This well-known supermarket chain organizes 5 iftars where everybody is welcome to join in. The motto is good food together at the table feeds the most beautiful conversations and moments in life. The Iftar meal is prepared and served by the store employees and volunteers.
Ramadan ends with Eid ul-Fitr
Ramadan ends with Eid ul-Fitr, In the Netherlands, we call this day “The Sugar Feast”.It is also called the Festival of Breaking the Fast.
Countdown until next Ramadan
➔ When is Ramadan started?
Ramadan is determined on the basis of the lunar calendar and therefore the date of Ramadan differs every year. Eid ul Fitr is the end of Ramadan and therefore falls on a different date every year. Ramadan is celebrated in the ninth month of the Islamic calendar.
➔ When is Eid ul-Fitr?
Eid ul-Fitr is also called the Festival of Break of the vast, or so they say in Dutch “Suikerfeest”, best translated as “Sugar Feast”
Islam in the Netherlands
In 2023, almost one million Muslims will live in the Netherlands. The Muslim community constitutes 5.1% In terms of numbers, there are relatively few Muslims in the Netherlands. Islam is the second-largest religion after Christianity. The Netherlands has traditionally been a Christian country.
Dutch Central Bureau of Statistics
According to the Dutch central bureau of statistics, in 2023 more than half, about 55 percent, of Dutch people aged 15 or older will not be religious. In the Netherlands, religious involvement has continued to decline in recent years.
Freedom of religion and belief
In the Netherlands, you are free to follow any religion or no religion at all. Everyone is free to choose a religion or belief and behave in a personal way. So far so good, but at least everyone has to act within the legal rules. The Netherlands is the most diverse religious country in Europe. Fifty percent of the Dutch population is registered as Christian, 42 percent has no religion and six percent is Muslim. In the early 1960s, many male guest workers from Islamic countries came to the Netherlands. Freedom of religion and belief is a major part of the Dutch Constitution.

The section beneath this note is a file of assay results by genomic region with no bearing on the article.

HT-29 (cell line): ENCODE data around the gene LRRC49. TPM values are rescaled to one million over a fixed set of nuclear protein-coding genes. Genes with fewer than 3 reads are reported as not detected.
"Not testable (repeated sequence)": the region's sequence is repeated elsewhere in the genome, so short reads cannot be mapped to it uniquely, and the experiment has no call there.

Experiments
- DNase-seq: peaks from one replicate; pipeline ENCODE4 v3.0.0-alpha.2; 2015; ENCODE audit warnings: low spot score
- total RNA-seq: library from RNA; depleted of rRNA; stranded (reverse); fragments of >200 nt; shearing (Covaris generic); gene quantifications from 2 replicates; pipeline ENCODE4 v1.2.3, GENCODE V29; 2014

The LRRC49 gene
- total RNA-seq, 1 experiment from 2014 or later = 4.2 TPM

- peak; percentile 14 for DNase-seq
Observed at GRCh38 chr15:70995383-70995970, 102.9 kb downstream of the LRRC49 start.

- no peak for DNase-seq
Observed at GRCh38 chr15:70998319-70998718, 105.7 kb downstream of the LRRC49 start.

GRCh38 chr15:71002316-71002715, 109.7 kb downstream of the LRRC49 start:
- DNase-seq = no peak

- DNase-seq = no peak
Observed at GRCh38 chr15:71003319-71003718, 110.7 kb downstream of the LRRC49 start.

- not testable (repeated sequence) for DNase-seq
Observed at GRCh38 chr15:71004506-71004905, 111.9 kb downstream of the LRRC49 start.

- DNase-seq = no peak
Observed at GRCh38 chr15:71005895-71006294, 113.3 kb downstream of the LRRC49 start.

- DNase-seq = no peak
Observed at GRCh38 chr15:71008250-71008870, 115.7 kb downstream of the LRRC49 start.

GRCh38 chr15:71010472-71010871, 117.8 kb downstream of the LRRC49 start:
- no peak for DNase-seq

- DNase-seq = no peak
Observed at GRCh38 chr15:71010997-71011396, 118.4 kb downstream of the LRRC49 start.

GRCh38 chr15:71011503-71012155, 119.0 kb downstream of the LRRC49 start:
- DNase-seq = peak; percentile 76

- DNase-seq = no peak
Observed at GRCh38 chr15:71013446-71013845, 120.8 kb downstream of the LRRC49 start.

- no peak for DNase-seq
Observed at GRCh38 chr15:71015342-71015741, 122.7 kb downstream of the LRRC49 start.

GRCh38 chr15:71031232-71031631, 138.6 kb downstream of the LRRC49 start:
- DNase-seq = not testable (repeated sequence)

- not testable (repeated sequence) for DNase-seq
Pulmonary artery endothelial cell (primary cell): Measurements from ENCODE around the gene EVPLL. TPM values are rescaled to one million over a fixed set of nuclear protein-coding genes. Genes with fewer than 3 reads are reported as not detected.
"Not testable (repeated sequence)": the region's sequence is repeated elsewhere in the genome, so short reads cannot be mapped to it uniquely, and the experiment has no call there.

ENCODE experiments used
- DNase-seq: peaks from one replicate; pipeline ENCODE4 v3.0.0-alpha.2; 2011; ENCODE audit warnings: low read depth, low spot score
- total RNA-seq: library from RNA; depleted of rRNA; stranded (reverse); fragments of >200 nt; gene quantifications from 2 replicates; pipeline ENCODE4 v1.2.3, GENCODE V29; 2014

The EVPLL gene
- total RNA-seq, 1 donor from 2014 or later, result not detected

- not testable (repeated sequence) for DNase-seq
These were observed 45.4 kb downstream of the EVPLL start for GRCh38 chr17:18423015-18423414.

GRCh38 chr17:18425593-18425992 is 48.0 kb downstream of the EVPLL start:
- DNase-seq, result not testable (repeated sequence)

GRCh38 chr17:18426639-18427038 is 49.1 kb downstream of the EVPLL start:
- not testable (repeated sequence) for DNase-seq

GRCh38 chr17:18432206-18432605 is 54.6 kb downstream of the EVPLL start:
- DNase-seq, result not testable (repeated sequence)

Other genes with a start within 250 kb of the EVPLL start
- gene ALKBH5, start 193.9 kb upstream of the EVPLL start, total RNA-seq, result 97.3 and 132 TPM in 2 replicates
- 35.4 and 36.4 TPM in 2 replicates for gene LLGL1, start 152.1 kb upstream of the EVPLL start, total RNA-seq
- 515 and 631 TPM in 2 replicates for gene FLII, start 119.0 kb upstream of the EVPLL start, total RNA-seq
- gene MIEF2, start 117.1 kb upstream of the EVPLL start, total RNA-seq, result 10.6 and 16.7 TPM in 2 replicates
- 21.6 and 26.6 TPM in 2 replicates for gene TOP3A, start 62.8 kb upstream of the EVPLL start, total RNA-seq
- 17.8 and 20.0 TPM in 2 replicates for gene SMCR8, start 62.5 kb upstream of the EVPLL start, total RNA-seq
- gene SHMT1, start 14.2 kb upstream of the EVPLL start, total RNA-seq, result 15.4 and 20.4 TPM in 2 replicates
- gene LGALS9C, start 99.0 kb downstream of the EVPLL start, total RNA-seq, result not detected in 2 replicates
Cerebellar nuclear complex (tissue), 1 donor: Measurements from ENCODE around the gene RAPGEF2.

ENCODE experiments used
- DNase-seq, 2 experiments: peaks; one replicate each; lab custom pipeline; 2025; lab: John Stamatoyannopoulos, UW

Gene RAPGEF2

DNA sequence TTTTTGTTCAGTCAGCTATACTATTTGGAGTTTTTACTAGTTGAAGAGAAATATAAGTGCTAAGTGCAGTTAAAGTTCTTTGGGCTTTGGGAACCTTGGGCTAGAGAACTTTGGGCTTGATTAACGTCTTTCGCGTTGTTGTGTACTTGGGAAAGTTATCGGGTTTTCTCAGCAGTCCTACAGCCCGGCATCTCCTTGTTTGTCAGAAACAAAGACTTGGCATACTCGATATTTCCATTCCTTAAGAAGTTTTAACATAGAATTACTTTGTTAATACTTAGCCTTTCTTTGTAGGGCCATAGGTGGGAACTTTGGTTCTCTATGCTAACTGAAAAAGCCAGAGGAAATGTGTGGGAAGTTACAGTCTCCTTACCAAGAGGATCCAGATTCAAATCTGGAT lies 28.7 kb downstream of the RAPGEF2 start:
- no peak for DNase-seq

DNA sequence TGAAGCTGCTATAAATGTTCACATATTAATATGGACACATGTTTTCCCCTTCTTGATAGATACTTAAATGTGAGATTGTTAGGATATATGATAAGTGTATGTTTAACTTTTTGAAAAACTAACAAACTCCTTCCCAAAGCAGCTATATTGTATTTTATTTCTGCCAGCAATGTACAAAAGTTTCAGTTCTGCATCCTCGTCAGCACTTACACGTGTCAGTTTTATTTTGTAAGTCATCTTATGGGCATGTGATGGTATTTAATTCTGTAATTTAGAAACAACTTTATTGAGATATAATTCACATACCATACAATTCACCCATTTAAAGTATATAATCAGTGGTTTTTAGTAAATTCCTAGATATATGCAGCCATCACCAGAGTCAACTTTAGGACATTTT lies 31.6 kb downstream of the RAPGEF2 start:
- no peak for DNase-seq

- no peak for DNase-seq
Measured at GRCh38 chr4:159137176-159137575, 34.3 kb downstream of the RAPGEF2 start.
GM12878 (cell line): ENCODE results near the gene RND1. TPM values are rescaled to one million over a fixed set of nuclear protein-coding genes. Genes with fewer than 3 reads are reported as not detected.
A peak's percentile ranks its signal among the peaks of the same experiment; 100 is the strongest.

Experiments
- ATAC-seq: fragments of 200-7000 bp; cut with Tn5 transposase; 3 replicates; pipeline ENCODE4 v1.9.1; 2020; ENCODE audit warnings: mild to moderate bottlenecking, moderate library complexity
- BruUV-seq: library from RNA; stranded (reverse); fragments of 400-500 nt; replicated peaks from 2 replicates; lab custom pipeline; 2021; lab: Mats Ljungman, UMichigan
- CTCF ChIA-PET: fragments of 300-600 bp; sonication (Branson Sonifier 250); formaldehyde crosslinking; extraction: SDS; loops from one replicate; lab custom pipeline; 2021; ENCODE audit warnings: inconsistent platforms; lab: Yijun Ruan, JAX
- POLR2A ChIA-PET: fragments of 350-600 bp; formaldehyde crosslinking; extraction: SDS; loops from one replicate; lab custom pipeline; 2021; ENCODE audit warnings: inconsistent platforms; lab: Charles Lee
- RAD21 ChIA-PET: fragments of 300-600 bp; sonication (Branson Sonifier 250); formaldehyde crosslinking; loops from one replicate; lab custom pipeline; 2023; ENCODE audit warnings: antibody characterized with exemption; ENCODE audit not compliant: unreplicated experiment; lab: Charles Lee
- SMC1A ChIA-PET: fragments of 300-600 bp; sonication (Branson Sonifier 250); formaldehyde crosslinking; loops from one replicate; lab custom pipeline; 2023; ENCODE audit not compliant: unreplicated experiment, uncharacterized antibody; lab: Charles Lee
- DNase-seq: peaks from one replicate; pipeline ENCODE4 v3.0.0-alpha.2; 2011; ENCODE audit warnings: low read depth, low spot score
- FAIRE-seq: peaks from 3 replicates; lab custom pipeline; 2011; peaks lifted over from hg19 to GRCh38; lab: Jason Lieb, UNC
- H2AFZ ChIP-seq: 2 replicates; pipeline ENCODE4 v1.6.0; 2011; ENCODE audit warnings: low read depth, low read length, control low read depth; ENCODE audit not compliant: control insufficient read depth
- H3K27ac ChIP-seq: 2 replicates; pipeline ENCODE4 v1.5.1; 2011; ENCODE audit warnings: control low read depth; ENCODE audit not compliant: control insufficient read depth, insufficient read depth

Guest workers and family reunification
During the reconstruction after World War II, there was a huge shortage of low-skilled personnel. In Southern Europe, Morocco, and Turkey, workers were recruited and large groups of people came to the Netherlands to meet the high demand for labor. Initially, the guest workers would stay temporarily, but gradually family reunification started. Mainly Moroccan and Turkish people had their families come over to Holland. They integrated into Dutch society and introduced Islam into Dutch culture.
Pillars of Islam in the Netherlands
Muslims living in the Netherlands should live according to the five basic Islamic obligations. The five religious obligations are fasting in Ramadan, praying, going to Makkah, making the confession of faith, and giving gifts to the poor.
Christians are fasting until Easter
Christians also fast as they celebrate Lent. Lent is a time of fasting and reflection, a time to remember the love of God. Lent starts on Ash Wednesday, immediately after the Carnival, and Lent lasts for forty days and ends on Maundy Thursday. Maundy Thursday is the day of Christ’s Last Supper, followed by Good Friday and Easter. Many Christians fast in one way or another during that period: they reduce or even stop completely with certain luxuries, such as meat, alcohol, or nowadays also with social media.
➔ Christian fasting, celebrating Lent until Easter